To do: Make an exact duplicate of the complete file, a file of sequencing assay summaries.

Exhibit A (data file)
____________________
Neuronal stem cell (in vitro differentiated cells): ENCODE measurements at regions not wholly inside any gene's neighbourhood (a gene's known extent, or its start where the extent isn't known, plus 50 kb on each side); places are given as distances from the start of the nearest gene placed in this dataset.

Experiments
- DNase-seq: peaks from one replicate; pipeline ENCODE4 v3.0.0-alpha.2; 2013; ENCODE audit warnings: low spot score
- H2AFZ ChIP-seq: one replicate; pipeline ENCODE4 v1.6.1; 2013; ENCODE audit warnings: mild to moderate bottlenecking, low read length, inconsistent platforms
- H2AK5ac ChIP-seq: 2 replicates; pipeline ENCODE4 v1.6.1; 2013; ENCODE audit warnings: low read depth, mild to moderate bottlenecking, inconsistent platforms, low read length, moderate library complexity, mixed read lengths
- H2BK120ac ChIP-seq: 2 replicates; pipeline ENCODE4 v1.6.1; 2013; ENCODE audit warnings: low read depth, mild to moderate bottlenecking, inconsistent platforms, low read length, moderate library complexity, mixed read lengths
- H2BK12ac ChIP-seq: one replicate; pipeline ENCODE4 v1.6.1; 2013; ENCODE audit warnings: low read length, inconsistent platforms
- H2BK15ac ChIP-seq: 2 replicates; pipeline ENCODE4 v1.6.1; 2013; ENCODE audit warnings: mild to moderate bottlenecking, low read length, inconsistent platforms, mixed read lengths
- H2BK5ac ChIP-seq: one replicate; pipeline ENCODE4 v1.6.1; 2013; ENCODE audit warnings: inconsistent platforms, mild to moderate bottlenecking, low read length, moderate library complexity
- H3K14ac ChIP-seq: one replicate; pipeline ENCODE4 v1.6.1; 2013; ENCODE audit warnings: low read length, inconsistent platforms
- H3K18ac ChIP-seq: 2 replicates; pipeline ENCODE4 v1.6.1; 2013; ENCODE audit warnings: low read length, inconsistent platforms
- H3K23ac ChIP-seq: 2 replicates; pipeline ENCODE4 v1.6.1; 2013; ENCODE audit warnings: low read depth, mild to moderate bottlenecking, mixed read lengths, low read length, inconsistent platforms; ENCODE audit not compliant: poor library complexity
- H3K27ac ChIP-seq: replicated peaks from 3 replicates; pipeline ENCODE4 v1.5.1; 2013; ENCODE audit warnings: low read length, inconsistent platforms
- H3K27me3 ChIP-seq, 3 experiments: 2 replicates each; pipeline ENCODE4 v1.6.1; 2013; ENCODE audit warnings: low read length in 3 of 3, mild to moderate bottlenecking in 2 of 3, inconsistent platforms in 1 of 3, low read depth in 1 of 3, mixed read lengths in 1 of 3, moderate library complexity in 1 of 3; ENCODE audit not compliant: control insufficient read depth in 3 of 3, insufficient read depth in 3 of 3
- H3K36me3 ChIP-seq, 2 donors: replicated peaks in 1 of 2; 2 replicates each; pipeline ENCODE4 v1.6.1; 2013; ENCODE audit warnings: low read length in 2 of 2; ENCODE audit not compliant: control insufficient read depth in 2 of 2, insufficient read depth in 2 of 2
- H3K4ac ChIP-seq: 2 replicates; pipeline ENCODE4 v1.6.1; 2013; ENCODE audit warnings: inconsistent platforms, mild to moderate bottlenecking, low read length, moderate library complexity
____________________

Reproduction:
Neuronal stem cell (in vitro differentiated cells): ENCODE measurements at regions not wholly inside any gene's neighbourhood (a gene's known extent, or its start where the extent isn't known, plus 50 kb on each side); places are given as distances from the start of the nearest gene placed in this dataset.

Experiments
- DNase-seq: peaks from one replicate; pipeline ENCODE4 v3.0.0-alpha.2; 2013; ENCODE audit warnings: low spot score
- H2AFZ ChIP-seq: one replicate; pipeline ENCODE4 v1.6.1; 2013; ENCODE audit warnings: mild to moderate bottlenecking, low read length, inconsistent platforms
- H2AK5ac ChIP-seq: 2 replicates; pipeline ENCODE4 v1.6.1; 2013; ENCODE audit warnings: low read depth, mild to moderate bottlenecking, inconsistent platforms, low read length, moderate library complexity, mixed read lengths
- H2BK120ac ChIP-seq: 2 replicates; pipeline ENCODE4 v1.6.1; 2013; ENCODE audit warnings: low read depth, mild to moderate bottlenecking, inconsistent platforms, low read length, moderate library complexity, mixed read lengths
- H2BK12ac ChIP-seq: one replicate; pipeline ENCODE4 v1.6.1; 2013; ENCODE audit warnings: low read length, inconsistent platforms
- H2BK15ac ChIP-seq: 2 replicates; pipeline ENCODE4 v1.6.1; 2013; ENCODE audit warnings: mild to moderate bottlenecking, low read length, inconsistent platforms, mixed read lengths
- H2BK5ac ChIP-seq: one replicate; pipeline ENCODE4 v1.6.1; 2013; ENCODE audit warnings: inconsistent platforms, mild to moderate bottlenecking, low read length, moderate library complexity
- H3K14ac ChIP-seq: one replicate; pipeline ENCODE4 v1.6.1; 2013; ENCODE audit warnings: low read length, inconsistent platforms
- H3K18ac ChIP-seq: 2 replicates; pipeline ENCODE4 v1.6.1; 2013; ENCODE audit warnings: low read length, inconsistent platforms
- H3K23ac ChIP-seq: 2 replicates; pipeline ENCODE4 v1.6.1; 2013; ENCODE audit warnings: low read depth, mild to moderate bottlenecking, mixed read lengths, low read length, inconsistent platforms; ENCODE audit not compliant: poor library complexity
- H3K27ac ChIP-seq: replicated peaks from 3 replicates; pipeline ENCODE4 v1.5.1; 2013; ENCODE audit warnings: low read length, inconsistent platforms
- H3K27me3 ChIP-seq, 3 experiments: 2 replicates each; pipeline ENCODE4 v1.6.1; 2013; ENCODE audit warnings: low read length in 3 of 3, mild to moderate bottlenecking in 2 of 3, inconsistent platforms in 1 of 3, low read depth in 1 of 3, mixed read lengths in 1 of 3, moderate library complexity in 1 of 3; ENCODE audit not compliant: control insufficient read depth in 3 of 3, insufficient read depth in 3 of 3
- H3K36me3 ChIP-seq, 2 donors: replicated peaks in 1 of 2; 2 replicates each; pipeline ENCODE4 v1.6.1; 2013; ENCODE audit warnings: low read length in 2 of 2; ENCODE audit not compliant: control insufficient read depth in 2 of 2, insufficient read depth in 2 of 2
- H3K4ac ChIP-seq: 2 replicates; pipeline ENCODE4 v1.6.1; 2013; ENCODE audit warnings: inconsistent platforms, mild to moderate bottlenecking, low read length, moderate library complexity